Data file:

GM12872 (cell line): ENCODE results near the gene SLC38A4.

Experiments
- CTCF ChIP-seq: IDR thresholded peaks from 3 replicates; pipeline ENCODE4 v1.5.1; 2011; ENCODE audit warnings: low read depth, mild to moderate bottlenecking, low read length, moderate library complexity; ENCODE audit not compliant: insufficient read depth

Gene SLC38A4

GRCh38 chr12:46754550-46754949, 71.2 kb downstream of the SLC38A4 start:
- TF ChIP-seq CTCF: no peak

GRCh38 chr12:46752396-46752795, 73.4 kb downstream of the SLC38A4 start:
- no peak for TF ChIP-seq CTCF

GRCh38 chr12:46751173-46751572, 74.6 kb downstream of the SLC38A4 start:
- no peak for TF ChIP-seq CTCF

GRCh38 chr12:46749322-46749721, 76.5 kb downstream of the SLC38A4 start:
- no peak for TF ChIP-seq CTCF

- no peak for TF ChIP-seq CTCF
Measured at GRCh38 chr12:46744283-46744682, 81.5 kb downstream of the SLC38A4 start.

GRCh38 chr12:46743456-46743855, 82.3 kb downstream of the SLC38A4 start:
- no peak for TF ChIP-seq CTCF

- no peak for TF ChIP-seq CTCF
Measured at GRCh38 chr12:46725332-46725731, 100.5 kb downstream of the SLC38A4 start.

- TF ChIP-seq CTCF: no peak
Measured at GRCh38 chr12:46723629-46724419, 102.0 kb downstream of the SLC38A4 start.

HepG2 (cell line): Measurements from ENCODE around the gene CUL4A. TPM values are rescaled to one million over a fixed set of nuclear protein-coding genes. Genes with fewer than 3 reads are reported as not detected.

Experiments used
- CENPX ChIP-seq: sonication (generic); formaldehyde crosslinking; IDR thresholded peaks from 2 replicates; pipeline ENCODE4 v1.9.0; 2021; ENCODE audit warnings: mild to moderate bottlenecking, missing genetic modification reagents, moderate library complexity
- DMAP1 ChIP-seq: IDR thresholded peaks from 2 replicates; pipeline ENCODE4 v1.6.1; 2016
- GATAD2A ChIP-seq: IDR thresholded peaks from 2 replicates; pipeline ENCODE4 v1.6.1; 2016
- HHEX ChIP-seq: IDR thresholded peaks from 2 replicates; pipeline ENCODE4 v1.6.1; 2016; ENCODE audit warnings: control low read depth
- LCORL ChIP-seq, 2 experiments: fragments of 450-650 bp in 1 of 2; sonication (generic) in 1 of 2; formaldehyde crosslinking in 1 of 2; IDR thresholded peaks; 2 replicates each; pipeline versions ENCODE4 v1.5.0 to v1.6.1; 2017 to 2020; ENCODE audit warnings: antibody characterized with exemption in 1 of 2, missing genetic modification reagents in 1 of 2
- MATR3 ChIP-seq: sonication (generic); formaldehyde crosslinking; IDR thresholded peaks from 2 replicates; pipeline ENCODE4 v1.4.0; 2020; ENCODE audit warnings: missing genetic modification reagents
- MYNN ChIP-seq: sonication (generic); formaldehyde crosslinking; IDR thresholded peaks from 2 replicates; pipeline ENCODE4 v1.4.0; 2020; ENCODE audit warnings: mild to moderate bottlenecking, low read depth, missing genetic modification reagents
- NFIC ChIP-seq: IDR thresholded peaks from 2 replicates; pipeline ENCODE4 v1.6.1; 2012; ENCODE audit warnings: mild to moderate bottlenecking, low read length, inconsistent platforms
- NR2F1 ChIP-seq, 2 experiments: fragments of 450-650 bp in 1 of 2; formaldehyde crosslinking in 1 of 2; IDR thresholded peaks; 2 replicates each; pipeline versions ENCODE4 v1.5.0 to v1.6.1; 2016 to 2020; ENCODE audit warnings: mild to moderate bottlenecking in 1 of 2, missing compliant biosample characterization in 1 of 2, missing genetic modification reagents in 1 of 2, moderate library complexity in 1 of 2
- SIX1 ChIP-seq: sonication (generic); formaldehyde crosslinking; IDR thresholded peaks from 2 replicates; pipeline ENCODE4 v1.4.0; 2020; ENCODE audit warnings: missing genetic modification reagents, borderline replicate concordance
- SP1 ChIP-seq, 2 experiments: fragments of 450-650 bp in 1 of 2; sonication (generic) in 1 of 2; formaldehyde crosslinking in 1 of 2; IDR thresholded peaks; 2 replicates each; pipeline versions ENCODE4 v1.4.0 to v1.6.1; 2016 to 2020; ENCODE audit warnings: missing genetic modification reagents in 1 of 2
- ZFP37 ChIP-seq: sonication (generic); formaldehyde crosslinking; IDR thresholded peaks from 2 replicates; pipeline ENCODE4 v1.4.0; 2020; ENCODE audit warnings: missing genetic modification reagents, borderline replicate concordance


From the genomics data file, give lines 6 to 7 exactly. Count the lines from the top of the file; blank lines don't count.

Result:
- TF ChIP-seq CTCF: no peak

GRCh38 chr12:46752396-46752795, 73.4 kb downstream of the SLC38A4 start: